Math is an exact science: one plus one is two, whichever way you look at it. And anyone who has spent time on a football pitch knows how limiting having just one ‘good’ foot can be. Who at one time or another hasn’t found themselves wishing for both the poise, power and precision of Roberto Carlos’ left foot and David Beckham’s right?
The former Argentina midfielder and current coach of Argentinos Juniors, Claudio Borghi, something of an expert in his day at the rabona cross-legged trick, has admitted in previous interviews how restrictive it felt to rely on just one foot: “Doing a rabona isn’t just showboating, nor is it a mark of your quality – it’s simply you admitting loud and clear to anyone watching that your other foot is completely useless.”
This is not, however, a problem that Gallic genius Zinedine Zidane ever had to face in his career, capable as he was of unimaginable exploits with both feet. One such triumph was the goal he scored for Real Madrid in the 2002 UEFA Champions League final versus Bayer Leverkusen at Hampden Park. His left-footed volley from the edge of the penalty area that soared into the top corner of the German side’s net will remain engraved in the memory of football fans the world over for many years.
Left foot forward
It is remarkable how often naturally right-footed players score outstanding goals with their left. While sporting the colours of Juventus, Zidane provided another unforgettable example of this phenomenon in a match against Reggina, as he skipped past three defenders, surged into the box and dispatched an unstoppable left-footed shot past the opposing goalkeeper.
Of course, fans of the attacking midfielder were already well aware of his prowess in this domain – in his international debut against the Czech Republic in 1994, Zidane unleashed a ferocious bending shot with his ‘wrong’ foot, opening his account for France in the process.
The Frenchman’s incredible skill elevated him to a different level from his peers, leading most onlookers to take his innate two-footed dexterity for granted. Back in the land of mere mortals, there are a few players who have acquired this revered status through necessity, such as the Sevilla star, Adriano, who sustained an injury to his right leg as a child. Too impatient to wait for it to heal, he taught himself to control the ball with his left foot, an effort that he is now unlikely to look back on with regret. A similar set of circumstances also turned Spanish forward David Villa into the genuinely two-footed player he is today.
Former Russian international, Igor Kolyvanov, current coach of his country’s Under-21 team, displayed almost unnerving accuracy with both feet in his time with Bologna in Serie A. His expertise was such that it was not unheard-of for him to score from two direct free-kicks in the same match, one with his left foot and one with his right!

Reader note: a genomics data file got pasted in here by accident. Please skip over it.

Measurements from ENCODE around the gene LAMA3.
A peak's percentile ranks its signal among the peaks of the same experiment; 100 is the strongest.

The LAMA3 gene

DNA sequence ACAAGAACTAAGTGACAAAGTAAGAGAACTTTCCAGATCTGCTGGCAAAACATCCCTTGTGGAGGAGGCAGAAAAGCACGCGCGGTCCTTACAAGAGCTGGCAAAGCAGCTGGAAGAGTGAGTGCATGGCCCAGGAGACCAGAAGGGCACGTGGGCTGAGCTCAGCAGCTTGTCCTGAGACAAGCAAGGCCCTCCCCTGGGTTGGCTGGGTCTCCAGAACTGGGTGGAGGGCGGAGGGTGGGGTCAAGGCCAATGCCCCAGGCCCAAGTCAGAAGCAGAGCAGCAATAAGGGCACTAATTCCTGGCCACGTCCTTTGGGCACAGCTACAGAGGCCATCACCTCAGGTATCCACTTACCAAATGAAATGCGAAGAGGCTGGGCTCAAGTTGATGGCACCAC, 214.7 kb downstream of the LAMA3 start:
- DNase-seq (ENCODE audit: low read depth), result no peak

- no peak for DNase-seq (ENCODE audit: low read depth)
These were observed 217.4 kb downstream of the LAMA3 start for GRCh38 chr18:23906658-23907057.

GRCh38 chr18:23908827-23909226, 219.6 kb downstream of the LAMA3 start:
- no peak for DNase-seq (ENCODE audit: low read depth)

The unique skills of these types of players have the potential to create nothing but trouble for opposing defenders, who can never be completely sure which side to block or cover. Nobody knows this better than Sergio Goycochea, who kept goal for Argentina during the 1990 FIFA World Cup™ in Italy. On football’s biggest stage, in the closing minutes of a tightly-contested Final, Germany’s left-footed wingback Andreas Brehme opted to strike the match-winning penalty with his right foot, fooling Goycochea and breaking Argentinian hearts.
Perhaps not quite at the same level as the graceful German, but nonetheless exceptionally accomplished with both feet, the former England international, Glenn Hoddle, holds forthright views on the subject: “It is amazing so many talented players are one-footed. Even Maradona was unbelievably one-footed. The options that open up for you – all those angles – as a two-footed player are incredible, and I can speak from experience.”
Hoddle, one of the players Maradona left in his wake before scoring the most memorable goal of his career, the second of the infamous Argentina-England FIFA World Cup™ quarter-final in 1986, had the advantage of being born ambidextrous: “I was lucky; I was naturally two-footed, but I also put in a lot of practice. If I ran at someone, I always felt more natural on my left side, but if I had to take a penalty or free-kick I would take it with my right foot.”
A European exception?
To this exclusive list can be added the illustrious names of David Ginola (France), Gianluca Zambrotta (Italy), Lubomir Moravcik (Slovakia) and Wesley Sneijder (Netherlands), among others. Despite appearing to be a particularly European tendency, the free-scoring Uruguayan, Diego Forlan, and the versatile Brazilian, Anderson Hernanes, firmly disprove this theory.
Due to these dual abilities, Hernanes has been asked to play in a multitude of positions over the years, and is as much at home up-front as in central midfield. In a recent interview with FIFA.com, the Sao Paolo player weighed up the pros and cons of being a truly two-footed performer. “I’ve played all over the park. Sometimes this can be a good thing. People will say that I’m flexible and that I offer a lot of different things to the team. On the other hand, there is also definitely a negative side to it. People will look at it and say that there’s someone who doesn’t know what he’s supposed to be doing on the pitch.”
And goalkeepers? Enter some ambidextrous individuals with a very rare skillset – those whose ‘good’ hands and feet do not match. For example, former French international keeper Fabien Barthez used his left foot and right hand with enviable accuracy. And he is not alone – goalkeepers who also fall into this category include Spanish No 1 Iker Casillas and the former Brazil international, Dida.
But it seems likely that, short of changing the rules of football, nobody will ever be able to confirm whether or not a two-footed player such as Barcelona’s Pedro, for example, is capable of using both of his hands as well as he manoeuvres both of his feet.